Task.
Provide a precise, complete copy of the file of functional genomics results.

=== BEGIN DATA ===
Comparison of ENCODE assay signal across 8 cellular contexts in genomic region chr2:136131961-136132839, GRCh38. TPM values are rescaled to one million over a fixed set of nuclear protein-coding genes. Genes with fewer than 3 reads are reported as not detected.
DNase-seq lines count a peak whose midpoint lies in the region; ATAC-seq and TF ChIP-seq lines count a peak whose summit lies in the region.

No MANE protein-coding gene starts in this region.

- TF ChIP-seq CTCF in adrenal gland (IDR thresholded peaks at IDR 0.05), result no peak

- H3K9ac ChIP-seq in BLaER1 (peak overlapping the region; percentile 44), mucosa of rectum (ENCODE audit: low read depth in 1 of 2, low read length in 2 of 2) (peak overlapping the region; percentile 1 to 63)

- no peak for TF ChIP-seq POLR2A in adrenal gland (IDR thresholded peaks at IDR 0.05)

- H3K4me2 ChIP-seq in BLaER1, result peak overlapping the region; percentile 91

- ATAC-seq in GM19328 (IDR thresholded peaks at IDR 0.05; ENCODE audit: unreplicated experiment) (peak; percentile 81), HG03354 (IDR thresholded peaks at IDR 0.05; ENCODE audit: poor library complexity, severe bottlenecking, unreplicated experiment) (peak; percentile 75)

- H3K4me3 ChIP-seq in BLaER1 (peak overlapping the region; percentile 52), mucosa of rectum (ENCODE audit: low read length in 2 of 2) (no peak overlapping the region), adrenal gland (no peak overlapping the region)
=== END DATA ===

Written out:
Comparison of ENCODE assay signal across 8 cellular contexts in genomic region chr2:136131961-136132839, GRCh38. TPM values are rescaled to one million over a fixed set of nuclear protein-coding genes. Genes with fewer than 3 reads are reported as not detected.
DNase-seq lines count a peak whose midpoint lies in the region; ATAC-seq and TF ChIP-seq lines count a peak whose summit lies in the region.

No MANE protein-coding gene starts in this region.

- TF ChIP-seq CTCF in adrenal gland (IDR thresholded peaks at IDR 0.05), result no peak

- H3K9ac ChIP-seq in BLaER1 (peak overlapping the region; percentile 44), mucosa of rectum (ENCODE audit: low read depth in 1 of 2, low read length in 2 of 2) (peak overlapping the region; percentile 1 to 63)

- no peak for TF ChIP-seq POLR2A in adrenal gland (IDR thresholded peaks at IDR 0.05)

- H3K4me2 ChIP-seq in BLaER1, result peak overlapping the region; percentile 91

- ATAC-seq in GM19328 (IDR thresholded peaks at IDR 0.05; ENCODE audit: unreplicated experiment) (peak; percentile 81), HG03354 (IDR thresholded peaks at IDR 0.05; ENCODE audit: poor library complexity, severe bottlenecking, unreplicated experiment) (peak; percentile 75)

- H3K4me3 ChIP-seq in BLaER1 (peak overlapping the region; percentile 52), mucosa of rectum (ENCODE audit: low read length in 2 of 2) (no peak overlapping the region), adrenal gland (no peak overlapping the region)